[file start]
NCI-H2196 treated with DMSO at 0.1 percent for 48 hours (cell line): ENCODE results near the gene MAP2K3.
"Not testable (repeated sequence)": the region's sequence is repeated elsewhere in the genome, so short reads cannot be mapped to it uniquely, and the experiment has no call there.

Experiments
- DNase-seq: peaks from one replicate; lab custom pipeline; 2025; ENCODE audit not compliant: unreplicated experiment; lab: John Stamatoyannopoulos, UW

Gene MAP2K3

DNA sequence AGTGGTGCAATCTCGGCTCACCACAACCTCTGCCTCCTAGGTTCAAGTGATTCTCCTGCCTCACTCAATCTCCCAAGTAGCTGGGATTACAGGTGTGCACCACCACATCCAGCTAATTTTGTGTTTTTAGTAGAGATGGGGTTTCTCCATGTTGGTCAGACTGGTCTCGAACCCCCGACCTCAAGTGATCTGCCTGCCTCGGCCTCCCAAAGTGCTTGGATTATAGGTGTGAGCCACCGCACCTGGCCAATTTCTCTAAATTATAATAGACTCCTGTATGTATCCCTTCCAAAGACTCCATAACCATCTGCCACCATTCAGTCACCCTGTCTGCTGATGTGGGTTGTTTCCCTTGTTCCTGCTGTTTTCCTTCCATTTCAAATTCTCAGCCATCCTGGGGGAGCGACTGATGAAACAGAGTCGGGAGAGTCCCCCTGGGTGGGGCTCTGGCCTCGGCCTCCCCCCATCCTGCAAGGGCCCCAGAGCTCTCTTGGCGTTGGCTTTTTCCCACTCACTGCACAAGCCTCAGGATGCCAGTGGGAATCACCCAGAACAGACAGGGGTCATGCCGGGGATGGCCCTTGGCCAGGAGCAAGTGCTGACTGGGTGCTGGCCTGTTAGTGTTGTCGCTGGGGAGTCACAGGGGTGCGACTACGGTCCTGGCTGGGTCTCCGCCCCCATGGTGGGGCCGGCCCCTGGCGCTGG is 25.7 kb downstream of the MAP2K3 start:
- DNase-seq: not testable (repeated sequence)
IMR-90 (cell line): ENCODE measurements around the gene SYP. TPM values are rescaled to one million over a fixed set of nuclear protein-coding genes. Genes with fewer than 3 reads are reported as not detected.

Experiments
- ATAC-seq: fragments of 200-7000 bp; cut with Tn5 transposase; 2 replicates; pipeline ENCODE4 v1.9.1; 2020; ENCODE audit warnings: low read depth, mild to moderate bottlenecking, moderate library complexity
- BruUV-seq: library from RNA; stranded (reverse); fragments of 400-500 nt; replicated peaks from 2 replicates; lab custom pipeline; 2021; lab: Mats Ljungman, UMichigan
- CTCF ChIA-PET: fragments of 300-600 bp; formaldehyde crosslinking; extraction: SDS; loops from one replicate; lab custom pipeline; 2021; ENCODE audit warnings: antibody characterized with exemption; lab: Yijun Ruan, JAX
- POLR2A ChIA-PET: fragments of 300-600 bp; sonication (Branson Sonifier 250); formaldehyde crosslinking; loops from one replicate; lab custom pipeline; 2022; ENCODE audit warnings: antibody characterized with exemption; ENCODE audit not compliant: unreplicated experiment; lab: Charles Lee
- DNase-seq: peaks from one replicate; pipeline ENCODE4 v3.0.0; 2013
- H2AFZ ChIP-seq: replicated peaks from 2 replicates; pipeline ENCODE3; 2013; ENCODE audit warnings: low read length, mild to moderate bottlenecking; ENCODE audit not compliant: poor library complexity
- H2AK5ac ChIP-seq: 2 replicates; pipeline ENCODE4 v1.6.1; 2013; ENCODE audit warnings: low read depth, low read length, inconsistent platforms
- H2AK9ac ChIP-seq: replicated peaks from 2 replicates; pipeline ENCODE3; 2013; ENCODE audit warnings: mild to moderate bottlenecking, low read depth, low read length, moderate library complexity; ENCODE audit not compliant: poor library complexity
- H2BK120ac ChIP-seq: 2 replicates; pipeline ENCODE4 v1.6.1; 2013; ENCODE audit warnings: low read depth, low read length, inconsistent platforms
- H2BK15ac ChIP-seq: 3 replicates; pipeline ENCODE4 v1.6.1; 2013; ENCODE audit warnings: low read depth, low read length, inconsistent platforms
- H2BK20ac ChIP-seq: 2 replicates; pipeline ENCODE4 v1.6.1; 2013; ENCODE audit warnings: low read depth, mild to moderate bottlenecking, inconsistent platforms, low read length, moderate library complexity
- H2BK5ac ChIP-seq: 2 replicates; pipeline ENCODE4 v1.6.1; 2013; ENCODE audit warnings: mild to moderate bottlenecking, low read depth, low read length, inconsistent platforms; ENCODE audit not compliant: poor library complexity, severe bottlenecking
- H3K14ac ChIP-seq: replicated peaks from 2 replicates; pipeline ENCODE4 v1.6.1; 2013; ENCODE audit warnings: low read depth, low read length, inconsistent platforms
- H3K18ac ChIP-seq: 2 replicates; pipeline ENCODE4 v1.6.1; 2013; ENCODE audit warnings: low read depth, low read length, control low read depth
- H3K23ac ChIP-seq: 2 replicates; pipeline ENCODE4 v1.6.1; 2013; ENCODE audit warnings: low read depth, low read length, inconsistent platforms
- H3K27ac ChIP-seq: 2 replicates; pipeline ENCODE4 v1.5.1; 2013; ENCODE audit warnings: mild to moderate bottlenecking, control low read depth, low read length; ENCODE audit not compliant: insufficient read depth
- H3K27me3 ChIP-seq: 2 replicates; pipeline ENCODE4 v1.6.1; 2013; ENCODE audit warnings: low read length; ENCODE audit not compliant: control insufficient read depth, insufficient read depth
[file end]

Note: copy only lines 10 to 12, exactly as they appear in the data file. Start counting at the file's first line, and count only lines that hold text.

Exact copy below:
- ATAC-seq: fragments of 200-7000 bp; cut with Tn5 transposase; 2 replicates; pipeline ENCODE4 v1.9.1; 2020; ENCODE audit warnings: low read depth, mild to moderate bottlenecking, moderate library complexity
- BruUV-seq: library from RNA; stranded (reverse); fragments of 400-500 nt; replicated peaks from 2 replicates; lab custom pipeline; 2021; lab: Mats Ljungman, UMichigan
- CTCF ChIA-PET: fragments of 300-600 bp; formaldehyde crosslinking; extraction: SDS; loops from one replicate; lab custom pipeline; 2021; ENCODE audit warnings: antibody characterized with exemption; lab: Yijun Ruan, JAX